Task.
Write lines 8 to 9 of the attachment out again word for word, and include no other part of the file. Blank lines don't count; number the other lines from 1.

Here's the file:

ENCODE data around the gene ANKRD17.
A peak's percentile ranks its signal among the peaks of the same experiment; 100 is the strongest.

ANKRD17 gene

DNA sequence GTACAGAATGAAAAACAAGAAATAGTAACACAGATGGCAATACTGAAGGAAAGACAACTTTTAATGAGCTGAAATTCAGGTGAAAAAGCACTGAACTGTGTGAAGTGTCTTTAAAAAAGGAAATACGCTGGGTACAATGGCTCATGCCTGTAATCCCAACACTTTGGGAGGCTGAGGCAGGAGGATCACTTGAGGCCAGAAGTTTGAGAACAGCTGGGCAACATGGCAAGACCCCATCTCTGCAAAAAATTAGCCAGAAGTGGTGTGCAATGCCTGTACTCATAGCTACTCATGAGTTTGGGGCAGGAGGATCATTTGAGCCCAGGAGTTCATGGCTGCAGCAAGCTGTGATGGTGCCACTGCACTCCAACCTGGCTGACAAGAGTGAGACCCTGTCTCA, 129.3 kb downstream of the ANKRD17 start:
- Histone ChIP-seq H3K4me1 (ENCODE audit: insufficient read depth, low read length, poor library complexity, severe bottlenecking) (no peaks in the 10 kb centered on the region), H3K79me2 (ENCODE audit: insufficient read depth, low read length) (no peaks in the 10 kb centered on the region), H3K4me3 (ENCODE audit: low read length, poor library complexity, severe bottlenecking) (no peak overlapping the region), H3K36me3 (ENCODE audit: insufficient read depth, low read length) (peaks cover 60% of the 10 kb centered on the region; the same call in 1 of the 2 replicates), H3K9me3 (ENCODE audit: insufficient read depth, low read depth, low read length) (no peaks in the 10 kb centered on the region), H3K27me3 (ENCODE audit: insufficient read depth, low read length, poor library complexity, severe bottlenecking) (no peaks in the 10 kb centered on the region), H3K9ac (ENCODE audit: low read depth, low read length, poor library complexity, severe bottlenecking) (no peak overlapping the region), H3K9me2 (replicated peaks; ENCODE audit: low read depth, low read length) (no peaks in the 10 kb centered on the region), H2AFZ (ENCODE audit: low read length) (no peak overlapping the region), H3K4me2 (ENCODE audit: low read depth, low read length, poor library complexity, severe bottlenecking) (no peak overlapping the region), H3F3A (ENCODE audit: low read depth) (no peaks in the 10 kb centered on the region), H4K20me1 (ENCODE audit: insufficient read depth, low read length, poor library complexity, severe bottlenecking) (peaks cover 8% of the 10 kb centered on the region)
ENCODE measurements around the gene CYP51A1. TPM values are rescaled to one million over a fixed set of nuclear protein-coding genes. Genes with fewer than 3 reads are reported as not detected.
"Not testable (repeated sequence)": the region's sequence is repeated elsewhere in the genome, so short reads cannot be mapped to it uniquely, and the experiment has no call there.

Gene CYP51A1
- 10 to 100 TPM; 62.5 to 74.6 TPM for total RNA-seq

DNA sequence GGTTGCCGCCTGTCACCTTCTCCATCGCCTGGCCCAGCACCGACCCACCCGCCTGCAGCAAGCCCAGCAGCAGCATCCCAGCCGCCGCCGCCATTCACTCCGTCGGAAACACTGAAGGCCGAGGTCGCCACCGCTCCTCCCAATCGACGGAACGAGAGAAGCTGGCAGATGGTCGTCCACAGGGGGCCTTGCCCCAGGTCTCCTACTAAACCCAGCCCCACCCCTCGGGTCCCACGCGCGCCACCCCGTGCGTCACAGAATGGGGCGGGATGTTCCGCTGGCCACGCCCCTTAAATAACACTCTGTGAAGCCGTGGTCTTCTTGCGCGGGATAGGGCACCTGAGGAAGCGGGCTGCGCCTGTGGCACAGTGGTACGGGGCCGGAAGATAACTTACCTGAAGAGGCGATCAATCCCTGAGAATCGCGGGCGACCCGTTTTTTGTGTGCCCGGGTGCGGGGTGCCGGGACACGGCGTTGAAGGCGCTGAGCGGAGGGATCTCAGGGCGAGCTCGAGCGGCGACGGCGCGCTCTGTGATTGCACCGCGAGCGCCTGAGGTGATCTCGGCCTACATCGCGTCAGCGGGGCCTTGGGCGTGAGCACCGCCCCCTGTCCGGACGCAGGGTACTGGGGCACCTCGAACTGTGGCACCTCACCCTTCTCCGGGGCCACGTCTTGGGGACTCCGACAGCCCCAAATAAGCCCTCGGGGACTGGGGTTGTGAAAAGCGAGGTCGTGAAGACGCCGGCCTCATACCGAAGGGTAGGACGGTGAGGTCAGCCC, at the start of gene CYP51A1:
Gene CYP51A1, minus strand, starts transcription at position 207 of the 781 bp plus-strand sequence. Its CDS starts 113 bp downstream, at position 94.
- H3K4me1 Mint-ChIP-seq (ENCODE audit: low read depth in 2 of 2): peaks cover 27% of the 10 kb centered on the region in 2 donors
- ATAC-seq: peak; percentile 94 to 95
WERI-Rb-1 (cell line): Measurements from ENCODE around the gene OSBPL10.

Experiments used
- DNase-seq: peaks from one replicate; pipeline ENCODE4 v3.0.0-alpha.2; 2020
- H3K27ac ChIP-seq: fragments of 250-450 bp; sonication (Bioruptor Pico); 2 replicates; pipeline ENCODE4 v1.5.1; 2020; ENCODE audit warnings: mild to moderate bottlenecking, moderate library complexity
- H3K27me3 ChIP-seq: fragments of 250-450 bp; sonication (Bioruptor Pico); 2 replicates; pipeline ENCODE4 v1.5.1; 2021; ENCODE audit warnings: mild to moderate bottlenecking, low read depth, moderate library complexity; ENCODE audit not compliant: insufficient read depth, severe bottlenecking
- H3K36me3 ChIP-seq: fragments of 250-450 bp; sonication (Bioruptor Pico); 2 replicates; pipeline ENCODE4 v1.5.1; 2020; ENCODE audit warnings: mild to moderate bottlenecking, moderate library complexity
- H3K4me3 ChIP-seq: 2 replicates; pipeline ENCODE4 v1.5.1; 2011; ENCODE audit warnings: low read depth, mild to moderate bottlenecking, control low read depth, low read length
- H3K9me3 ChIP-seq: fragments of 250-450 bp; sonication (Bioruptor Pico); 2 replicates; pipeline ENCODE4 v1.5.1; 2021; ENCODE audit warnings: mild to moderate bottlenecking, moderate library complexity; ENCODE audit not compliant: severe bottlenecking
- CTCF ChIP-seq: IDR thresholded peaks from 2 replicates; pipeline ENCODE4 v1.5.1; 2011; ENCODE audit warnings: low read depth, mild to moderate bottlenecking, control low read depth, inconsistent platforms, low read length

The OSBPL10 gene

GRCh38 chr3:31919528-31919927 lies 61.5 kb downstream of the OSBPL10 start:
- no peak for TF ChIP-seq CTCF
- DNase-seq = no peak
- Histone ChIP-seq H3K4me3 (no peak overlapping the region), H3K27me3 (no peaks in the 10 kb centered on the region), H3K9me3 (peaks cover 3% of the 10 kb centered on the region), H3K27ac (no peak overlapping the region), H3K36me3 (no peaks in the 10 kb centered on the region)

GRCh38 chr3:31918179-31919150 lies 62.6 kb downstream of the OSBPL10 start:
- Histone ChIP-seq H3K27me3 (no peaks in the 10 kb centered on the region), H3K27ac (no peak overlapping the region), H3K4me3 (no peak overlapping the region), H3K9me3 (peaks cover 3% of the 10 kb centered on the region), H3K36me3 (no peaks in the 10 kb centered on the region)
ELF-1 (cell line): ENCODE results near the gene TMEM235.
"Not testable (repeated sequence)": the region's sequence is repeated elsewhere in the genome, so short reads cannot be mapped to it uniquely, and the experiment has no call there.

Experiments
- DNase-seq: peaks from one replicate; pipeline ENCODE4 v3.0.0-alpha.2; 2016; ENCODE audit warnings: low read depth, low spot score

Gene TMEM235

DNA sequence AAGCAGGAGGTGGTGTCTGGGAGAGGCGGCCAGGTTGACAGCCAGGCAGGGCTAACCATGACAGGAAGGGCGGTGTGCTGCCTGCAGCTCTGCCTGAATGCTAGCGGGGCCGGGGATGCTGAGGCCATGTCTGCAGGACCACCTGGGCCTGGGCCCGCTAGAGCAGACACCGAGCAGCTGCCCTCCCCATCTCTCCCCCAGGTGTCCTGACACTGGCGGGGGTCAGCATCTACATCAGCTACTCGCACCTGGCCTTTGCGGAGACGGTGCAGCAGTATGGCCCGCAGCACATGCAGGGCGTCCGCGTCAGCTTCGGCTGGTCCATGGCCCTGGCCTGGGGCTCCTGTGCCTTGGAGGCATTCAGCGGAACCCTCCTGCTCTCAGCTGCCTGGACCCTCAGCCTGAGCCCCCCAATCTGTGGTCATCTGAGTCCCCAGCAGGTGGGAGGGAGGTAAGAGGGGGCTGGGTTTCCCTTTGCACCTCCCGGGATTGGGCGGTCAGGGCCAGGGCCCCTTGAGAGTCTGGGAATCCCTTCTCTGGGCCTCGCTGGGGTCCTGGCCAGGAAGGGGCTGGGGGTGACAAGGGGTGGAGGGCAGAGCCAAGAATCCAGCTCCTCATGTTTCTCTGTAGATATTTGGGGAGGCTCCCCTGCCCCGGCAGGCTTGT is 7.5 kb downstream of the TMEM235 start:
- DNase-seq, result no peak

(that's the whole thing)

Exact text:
Gene CYP51A1
- 10 to 100 TPM; 62.5 to 74.6 TPM for total RNA-seq